Normal intellectual functioning was present in 218 patients (48.6%), borderline intellective functioning in 68 (16.2%), mild intellectual impairment in 132 (31.4%) and moderate intellectual impairment in 30 (7.2%).
In total sample, comorbidity with one or more neuropsychopathologies was found in 279 patients (62.2%). In SLD subgroup, one or more neuropsychopathological comorbidity were present in 140 patients (58.3%): Attention Deficit Hyperactivity Disorder (ADHD) combined or isolated in 63 (33%), 55 males and 8 females, Anxiety Disorder in 55 (28.8%), 39 males and 16 females, Language Disorder in 21 (11%), 18 males and 3 females, Developmental Coordination Disorder in 34 (17.8%), 30 males and 4 females, Mood Disorder in 18 (9.4%), 14 males and 4 females.
In LD NOS subgroup, one or more neuropsychopathological comorbidity were present in 139 patients (66.8%): Language Disorder in 54 (28.6%), 36 males and 18 females, Developmental Coordination Disorder in 52 (27.5%), 34 males and 18 females, Attention Deficit Hyperactivity Disorder (ADHD) combined or isolated in 48 (25.4%), 41 males and 7 females, Anxiety Disorder in 31 (16.4%), 16 males and 15 females, Mood Disorder in 4 (2.1%), 2 males and 2 females.
Statistically significant differences between the group of SLD and LD NOS for the presence of comorbidities (p=0.64) did not emerge.
Considering each comorbidity, in the LD NOS subgroup, language and coordination disorders were more frequent with a statistical significant difference (p=0.00); in the SLD subgroup, ADHD, anxiety and mood disorders comorbidity were more frequent with a statistical significant difference (p=0.00).
Neuropsychopathological comorbidities in both subgroups are summarized in Table 1.
The epidemiology of LD is highly variable according to the type of LD, the spoken language and the tools used for the diagnosis. International epidemiological studies report a prevalence of 4-17% for dyslexia, 2-8% for dysorthography and 1-5% for dyscalculia [35-39]. SLD are more frequent in males than females [37,40].
Different languages have different writing systems and variations in prevalence depend on factors like the spelling opacity of each language. The Italian language has a shallow orthographical system, for this reason, we would expect a lower prevalence of SLD in Italy, where, however, the prevalence range is very large, between 0.88% and 10% [41-46]. In Italy, SLD represent about 30% of the users of local Neuropsychiatry Services and about 50% of patients which undergo rehabilitation .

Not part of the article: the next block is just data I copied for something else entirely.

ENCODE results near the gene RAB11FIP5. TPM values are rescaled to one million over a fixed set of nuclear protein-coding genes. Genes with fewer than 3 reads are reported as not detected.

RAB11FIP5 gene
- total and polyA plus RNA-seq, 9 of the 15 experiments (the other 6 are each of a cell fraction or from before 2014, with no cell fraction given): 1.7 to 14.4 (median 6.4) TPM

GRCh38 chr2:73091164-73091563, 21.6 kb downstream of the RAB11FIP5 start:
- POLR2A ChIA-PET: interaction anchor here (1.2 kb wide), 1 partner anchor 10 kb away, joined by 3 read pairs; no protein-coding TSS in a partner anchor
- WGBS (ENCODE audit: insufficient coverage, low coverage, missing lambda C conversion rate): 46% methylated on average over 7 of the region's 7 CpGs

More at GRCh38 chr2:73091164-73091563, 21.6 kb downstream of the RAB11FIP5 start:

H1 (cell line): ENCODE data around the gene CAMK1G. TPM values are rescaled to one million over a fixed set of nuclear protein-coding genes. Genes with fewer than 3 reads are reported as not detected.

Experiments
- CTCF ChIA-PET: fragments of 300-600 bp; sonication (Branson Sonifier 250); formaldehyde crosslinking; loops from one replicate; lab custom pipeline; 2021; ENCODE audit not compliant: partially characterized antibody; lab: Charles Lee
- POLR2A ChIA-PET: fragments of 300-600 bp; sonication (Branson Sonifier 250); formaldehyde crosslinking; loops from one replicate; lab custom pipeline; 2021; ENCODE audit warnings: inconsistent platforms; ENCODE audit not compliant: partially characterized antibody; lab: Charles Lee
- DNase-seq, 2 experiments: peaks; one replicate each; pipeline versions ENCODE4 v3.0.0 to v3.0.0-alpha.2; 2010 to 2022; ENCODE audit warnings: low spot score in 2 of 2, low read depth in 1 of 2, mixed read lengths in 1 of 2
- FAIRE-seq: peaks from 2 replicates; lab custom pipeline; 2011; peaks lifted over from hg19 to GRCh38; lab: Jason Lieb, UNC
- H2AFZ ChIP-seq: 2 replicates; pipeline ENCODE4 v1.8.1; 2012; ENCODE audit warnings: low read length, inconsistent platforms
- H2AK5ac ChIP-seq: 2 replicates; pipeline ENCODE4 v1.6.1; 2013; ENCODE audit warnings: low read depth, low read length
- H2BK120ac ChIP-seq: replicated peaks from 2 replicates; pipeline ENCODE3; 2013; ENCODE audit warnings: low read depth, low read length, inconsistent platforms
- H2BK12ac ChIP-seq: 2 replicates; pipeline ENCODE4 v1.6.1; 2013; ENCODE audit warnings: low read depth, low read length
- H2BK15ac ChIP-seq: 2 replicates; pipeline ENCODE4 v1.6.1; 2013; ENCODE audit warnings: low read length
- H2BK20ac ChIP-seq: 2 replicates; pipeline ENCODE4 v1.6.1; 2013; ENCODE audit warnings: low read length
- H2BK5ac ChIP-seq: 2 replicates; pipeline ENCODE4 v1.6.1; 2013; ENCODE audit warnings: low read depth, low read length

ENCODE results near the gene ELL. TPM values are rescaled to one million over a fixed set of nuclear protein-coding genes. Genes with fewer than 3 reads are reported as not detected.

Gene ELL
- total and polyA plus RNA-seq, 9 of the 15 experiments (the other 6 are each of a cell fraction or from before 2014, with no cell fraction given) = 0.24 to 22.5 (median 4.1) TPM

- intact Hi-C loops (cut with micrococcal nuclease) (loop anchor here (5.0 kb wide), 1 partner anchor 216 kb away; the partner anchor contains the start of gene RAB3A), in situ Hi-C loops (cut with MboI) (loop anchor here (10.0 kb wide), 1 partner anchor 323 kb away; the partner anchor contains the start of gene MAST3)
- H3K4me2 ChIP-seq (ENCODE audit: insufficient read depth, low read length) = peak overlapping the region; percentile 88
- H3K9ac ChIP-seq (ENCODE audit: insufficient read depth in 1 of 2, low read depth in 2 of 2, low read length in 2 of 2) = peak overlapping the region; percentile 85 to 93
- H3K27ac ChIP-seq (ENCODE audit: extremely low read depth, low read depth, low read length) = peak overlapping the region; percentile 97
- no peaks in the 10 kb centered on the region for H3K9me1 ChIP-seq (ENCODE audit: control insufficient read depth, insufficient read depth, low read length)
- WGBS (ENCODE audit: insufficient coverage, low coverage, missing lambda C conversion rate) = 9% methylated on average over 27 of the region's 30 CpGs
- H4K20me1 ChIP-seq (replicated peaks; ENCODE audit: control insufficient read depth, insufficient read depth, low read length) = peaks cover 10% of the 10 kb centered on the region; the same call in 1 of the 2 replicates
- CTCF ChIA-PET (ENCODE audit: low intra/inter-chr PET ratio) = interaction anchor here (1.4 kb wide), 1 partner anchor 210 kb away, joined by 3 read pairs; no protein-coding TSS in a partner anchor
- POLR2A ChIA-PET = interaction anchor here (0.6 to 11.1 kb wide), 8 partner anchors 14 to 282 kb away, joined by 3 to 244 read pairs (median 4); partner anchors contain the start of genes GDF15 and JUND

Comorbidity are very common in Neuropsychiatric diseases, including LD, during developmental age. Understanding comorbidity is important because the presence of an additional disorder may affect the expression and severity of the clinical picture, requiring specific treatments and interventions. Patients with comorbidity compared to those without comorbidity usually exhibit more severe neurocognitive impairment, negative academic experience and social outcomes and lower treatment response.
Dyslexia is the most extensively investigated learning disorder in the national and international studies regarding its features and also its comorbidity.
Language disorders may precede or be associated with dyslexia. International studies have estimated that 30-40% of children with Specific Language Disorder receive a diagnosis of reading disorder later on [48-50] and a percentage between 55%  and 77%  of dyslexics meets the diagnostic criteria for Specific Language Disorder. In Italy, comorbidity with Specific Language Disorder has been found from 15% to 20% of dyslexic children [53,54]. These data support the hypothesis that Language Disorder and Dyslexia may have common genetic or etiologic factors and may be different manifestations of the same cognitive impairment [55-58].
In addition, children with LD often present motor, sensory, perceptual abnormalities [59-63]. Huc Chabrolle et al.  in a review found that the impairment of motor development is a feature of nearly 50% of patients with dyslexia and that dyslexia is common among dyspraxic patients. Motor coordination disorder was reported in a percentage from 10.3% to 26% of dyslexics [53,54]. These data support the “cerebellar theory” of dyslexia  according to which, the cerebellum, that is responsible for motor control and automate overlearned tasks (i.e. reading), in LD may exert an insufficient motor control influencing articulation, phonological representation and ability to form appropriate connections between graphemes and phonemes.